Ron Kohlmeier; scribe, Dale
Behmer; treasurer, Bob Cun
ningham; chronicler, Don
Schick and Ag Executive
Board Representative, Fred
Dr. David McGill is the new
Invalid Ballots
Alter Results
Twelve College representatives and ten organization rep
resentatives were elected to
announced last night by the Council elections committee.
A total of 1908 ballots were cast of which 125 wera
invalidated by the Council.
Highlighting the election
Richard Shugrue.
"Some thirty write-in votes
were cast for Dick Shugrue
and we had to invalidate
those ballots. This would
have changed the outcome of
at least one college election,"
Helen Gourley, Council pres
ident said.
Shugrue is a junior in Arts
and Sciences, is editor of the
Daily Nebraskan, president of
Sigma Delta Chi, President
of Speech and Hearing Club,
vice president of Delta Sigma
Rho, a member of Phi Kappa
Psi and a member of Inno
cents Society.
Votes cast (elected in bold
Robert Paine 239
Rosemary Kuhl 184
Gailord Longmore 172
Priscilla Ann Moller 100
Regina Alice Spanhake ...70
Patricia Lou Rolfs 55
Arts & Science
Chuck Wilson 289
Pat Flannigan 138
Judy Hughes 130
Mary Lou Valencia 83
Sandy Compher 72
Invalid 36
Business Administration
Jack Muck 230
Bob Blair 209
Carole Triplett 103
Kent Murray ....97
David Krause 97
Frances Spoeneman 13
Invalid . ....... 13
David Godbey 166
John Nielson 156
George Porter ,...143
Carroll Novocki 130
Ray Traudt 63
Clarence Wylie 53
Invalid 35
Howard Holmquist 24
Vernon Peck 21
Harry Tolly 244
Diaries B. Huston 150
Kathleen Roach 72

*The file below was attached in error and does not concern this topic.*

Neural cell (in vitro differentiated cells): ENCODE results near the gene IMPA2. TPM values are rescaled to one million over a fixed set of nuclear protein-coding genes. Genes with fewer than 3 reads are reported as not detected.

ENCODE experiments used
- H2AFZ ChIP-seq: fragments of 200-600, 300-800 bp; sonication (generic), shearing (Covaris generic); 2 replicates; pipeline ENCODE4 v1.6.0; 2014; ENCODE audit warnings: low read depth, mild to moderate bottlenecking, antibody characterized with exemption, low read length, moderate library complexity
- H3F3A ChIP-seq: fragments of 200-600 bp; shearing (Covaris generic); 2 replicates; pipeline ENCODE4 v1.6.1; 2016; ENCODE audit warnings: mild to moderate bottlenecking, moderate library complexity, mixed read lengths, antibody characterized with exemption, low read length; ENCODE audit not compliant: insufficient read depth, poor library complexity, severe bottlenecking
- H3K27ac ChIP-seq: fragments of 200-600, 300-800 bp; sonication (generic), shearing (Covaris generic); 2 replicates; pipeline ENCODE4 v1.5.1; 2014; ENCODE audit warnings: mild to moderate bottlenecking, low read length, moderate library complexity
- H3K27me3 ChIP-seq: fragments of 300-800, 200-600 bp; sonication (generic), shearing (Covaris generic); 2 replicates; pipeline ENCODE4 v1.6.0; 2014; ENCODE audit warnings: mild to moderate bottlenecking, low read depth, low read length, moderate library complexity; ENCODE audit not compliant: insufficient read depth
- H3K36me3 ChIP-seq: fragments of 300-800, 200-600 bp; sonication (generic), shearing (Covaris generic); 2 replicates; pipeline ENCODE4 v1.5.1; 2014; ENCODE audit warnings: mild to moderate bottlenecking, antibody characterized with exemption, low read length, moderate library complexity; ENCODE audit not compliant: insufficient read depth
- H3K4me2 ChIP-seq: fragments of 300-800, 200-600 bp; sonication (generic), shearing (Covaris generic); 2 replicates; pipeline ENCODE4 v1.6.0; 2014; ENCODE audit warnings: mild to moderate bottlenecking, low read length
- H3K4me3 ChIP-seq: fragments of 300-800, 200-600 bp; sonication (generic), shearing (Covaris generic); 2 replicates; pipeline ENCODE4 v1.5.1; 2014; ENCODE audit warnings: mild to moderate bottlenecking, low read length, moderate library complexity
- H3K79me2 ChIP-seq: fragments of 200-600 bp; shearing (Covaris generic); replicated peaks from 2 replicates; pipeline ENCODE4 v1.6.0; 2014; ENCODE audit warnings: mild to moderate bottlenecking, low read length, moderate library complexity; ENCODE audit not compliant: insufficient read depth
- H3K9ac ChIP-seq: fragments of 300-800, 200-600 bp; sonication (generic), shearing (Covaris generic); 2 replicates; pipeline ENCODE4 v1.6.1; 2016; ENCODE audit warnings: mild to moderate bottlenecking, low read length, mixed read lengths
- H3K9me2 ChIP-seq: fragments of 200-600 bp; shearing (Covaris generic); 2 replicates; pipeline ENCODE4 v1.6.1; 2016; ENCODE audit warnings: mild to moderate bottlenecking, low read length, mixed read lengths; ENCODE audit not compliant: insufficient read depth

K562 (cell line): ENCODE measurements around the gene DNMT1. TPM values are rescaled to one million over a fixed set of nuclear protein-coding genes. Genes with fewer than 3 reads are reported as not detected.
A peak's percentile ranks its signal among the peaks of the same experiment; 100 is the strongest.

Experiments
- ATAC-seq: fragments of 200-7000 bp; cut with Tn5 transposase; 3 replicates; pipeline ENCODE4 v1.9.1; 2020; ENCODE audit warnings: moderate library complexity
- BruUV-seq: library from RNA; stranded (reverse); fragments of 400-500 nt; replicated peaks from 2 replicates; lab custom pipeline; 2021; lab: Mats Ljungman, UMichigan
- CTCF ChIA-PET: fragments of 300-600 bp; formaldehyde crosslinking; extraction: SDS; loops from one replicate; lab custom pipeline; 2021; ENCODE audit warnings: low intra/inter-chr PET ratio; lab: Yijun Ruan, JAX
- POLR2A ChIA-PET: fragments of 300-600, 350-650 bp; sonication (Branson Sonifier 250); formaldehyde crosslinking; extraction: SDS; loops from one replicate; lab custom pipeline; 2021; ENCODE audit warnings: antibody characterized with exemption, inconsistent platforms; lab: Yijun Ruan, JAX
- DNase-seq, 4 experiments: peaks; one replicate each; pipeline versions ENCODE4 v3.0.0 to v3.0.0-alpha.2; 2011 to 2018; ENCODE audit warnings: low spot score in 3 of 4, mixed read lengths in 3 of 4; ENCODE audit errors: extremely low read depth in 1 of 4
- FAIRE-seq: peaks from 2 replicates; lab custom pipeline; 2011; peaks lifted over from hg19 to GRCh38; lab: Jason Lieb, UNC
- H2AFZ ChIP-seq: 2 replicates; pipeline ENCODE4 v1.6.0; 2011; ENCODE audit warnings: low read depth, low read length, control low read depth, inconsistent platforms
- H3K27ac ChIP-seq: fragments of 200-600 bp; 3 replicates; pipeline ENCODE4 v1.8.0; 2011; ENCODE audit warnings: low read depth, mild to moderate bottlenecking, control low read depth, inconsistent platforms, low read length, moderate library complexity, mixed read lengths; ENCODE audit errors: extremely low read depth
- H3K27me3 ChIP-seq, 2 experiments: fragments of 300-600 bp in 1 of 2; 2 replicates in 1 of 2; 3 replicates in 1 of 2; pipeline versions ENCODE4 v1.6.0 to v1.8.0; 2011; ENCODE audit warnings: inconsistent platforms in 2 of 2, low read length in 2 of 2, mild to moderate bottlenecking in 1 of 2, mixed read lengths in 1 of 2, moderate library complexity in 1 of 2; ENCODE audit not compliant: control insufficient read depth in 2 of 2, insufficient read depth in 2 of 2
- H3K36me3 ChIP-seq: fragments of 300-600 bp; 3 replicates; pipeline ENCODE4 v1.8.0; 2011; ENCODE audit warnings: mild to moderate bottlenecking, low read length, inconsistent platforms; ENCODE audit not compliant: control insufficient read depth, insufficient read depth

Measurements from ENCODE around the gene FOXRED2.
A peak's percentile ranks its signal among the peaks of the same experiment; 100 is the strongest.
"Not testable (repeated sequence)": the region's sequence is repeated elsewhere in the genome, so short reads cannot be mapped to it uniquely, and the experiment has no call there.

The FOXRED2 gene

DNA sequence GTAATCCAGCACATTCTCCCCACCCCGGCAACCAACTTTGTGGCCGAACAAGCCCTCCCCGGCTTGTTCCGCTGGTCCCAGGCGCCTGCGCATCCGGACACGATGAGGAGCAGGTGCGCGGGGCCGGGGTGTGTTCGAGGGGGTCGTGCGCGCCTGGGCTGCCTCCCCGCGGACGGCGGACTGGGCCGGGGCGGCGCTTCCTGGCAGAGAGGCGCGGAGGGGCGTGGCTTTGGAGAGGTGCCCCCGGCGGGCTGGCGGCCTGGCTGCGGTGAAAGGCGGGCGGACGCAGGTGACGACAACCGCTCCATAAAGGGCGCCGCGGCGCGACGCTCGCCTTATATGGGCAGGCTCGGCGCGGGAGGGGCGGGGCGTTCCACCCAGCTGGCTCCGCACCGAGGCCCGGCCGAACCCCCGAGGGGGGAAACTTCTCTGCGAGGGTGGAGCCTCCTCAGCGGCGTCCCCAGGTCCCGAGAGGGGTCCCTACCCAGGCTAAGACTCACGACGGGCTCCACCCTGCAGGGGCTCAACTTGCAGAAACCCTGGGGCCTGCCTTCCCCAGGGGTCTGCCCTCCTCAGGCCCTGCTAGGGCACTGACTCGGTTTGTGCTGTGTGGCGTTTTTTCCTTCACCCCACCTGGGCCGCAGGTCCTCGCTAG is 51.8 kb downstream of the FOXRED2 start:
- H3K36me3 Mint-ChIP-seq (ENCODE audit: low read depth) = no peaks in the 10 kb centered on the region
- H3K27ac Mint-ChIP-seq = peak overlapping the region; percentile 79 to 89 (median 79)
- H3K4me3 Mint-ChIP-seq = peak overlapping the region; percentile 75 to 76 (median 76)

Mary Patrick 71
Judy Williams 53
Carol Sue Vermaas 46
Svlvia Ri2 44
Linda Oakeson 44
Patricia Porter 41
Lois Muhle 40
Julie Hathaway 40
Georgia Mahame w
Marcia Hall 37
Susan Condon 33
Carol Ann Kucera 33
Janet Miller 32
Mavis Dvorak 30
Wendy Wood 24
Gari Lynne Hathaway ....21
Invalid 29
Associated Women's Students
Marilyn Pickett
Barbara Bacon
Young Women's
Christian Association
Marcia Boden
Emmie Limpo
Alma Heuermen
City Campus
Religious Council
Bob Krohn
Barb Activities Board
for Women
Dorothy Glade
Sylvia Steiner
Sally Downs
Vernon Feye
Coed Counselors
Mary Vrba
Liz Smith
Key Swartz
Jolaine Loseke
Corn Cobs
Don Binder
Inter Fraternity Council
Larry Romjue
Panhellenic Council
Kay Turner
Residence Halls for Men,
the Inter Co-op Council and
the Cosmopolitan CluD nave
not yet reported.
There will be a meeting of
Nebraska University Council
on World Affairs tonight at
7:30, according to Biff Keyes,
Officers will be elected at
the meeting, so everyone in
NUCWA should attend, Keyes
Tuesday, May 6, 1958
the Student Council, it was